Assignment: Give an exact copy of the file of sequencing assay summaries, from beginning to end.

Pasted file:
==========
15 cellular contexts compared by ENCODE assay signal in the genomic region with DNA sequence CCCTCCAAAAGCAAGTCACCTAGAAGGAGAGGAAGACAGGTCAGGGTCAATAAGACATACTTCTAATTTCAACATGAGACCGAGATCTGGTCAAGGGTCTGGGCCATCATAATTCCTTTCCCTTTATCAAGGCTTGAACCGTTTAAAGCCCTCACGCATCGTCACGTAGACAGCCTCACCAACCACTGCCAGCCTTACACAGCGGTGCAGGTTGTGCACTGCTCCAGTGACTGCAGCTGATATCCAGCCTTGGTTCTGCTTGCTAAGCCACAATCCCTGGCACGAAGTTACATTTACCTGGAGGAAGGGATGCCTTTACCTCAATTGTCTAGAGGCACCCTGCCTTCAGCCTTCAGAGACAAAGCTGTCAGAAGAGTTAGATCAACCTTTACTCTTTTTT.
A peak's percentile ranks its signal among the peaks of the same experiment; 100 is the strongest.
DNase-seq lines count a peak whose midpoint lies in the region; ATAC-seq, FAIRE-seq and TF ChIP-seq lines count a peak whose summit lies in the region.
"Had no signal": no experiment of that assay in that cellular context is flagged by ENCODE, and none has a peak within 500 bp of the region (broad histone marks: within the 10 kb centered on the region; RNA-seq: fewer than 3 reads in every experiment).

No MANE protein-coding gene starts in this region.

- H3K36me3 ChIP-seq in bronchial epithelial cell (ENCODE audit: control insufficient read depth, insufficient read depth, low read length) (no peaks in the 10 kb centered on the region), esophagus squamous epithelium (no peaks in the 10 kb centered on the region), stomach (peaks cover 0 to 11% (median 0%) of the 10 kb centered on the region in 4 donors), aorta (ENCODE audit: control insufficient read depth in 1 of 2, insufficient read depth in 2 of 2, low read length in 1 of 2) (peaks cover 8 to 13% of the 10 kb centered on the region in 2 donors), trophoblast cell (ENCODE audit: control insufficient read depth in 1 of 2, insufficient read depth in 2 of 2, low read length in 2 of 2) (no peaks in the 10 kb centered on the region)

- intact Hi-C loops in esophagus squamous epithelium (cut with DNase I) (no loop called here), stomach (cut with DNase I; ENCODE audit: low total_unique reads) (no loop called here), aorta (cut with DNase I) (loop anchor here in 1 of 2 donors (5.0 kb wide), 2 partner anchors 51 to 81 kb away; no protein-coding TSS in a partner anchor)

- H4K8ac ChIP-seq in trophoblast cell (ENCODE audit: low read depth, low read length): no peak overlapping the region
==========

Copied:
15 cellular contexts compared by ENCODE assay signal in the genomic region with DNA sequence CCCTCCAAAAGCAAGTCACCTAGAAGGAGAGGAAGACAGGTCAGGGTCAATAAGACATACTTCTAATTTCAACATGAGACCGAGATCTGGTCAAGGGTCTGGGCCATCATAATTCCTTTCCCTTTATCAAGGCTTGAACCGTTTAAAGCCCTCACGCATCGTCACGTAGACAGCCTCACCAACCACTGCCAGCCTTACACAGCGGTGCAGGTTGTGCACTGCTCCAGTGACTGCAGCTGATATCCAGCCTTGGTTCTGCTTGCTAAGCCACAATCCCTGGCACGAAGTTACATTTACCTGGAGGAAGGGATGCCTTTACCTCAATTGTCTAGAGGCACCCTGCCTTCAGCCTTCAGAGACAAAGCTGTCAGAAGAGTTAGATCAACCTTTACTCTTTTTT.
A peak's percentile ranks its signal among the peaks of the same experiment; 100 is the strongest.
DNase-seq lines count a peak whose midpoint lies in the region; ATAC-seq, FAIRE-seq and TF ChIP-seq lines count a peak whose summit lies in the region.
"Had no signal": no experiment of that assay in that cellular context is flagged by ENCODE, and none has a peak within 500 bp of the region (broad histone marks: within the 10 kb centered on the region; RNA-seq: fewer than 3 reads in every experiment).

No MANE protein-coding gene starts in this region.

- H3K36me3 ChIP-seq in bronchial epithelial cell (ENCODE audit: control insufficient read depth, insufficient read depth, low read length) (no peaks in the 10 kb centered on the region), esophagus squamous epithelium (no peaks in the 10 kb centered on the region), stomach (peaks cover 0 to 11% (median 0%) of the 10 kb centered on the region in 4 donors), aorta (ENCODE audit: control insufficient read depth in 1 of 2, insufficient read depth in 2 of 2, low read length in 1 of 2) (peaks cover 8 to 13% of the 10 kb centered on the region in 2 donors), trophoblast cell (ENCODE audit: control insufficient read depth in 1 of 2, insufficient read depth in 2 of 2, low read length in 2 of 2) (no peaks in the 10 kb centered on the region)

- intact Hi-C loops in esophagus squamous epithelium (cut with DNase I) (no loop called here), stomach (cut with DNase I; ENCODE audit: low total_unique reads) (no loop called here), aorta (cut with DNase I) (loop anchor here in 1 of 2 donors (5.0 kb wide), 2 partner anchors 51 to 81 kb away; no protein-coding TSS in a partner anchor)

- H4K8ac ChIP-seq in trophoblast cell (ENCODE audit: low read depth, low read length): no peak overlapping the region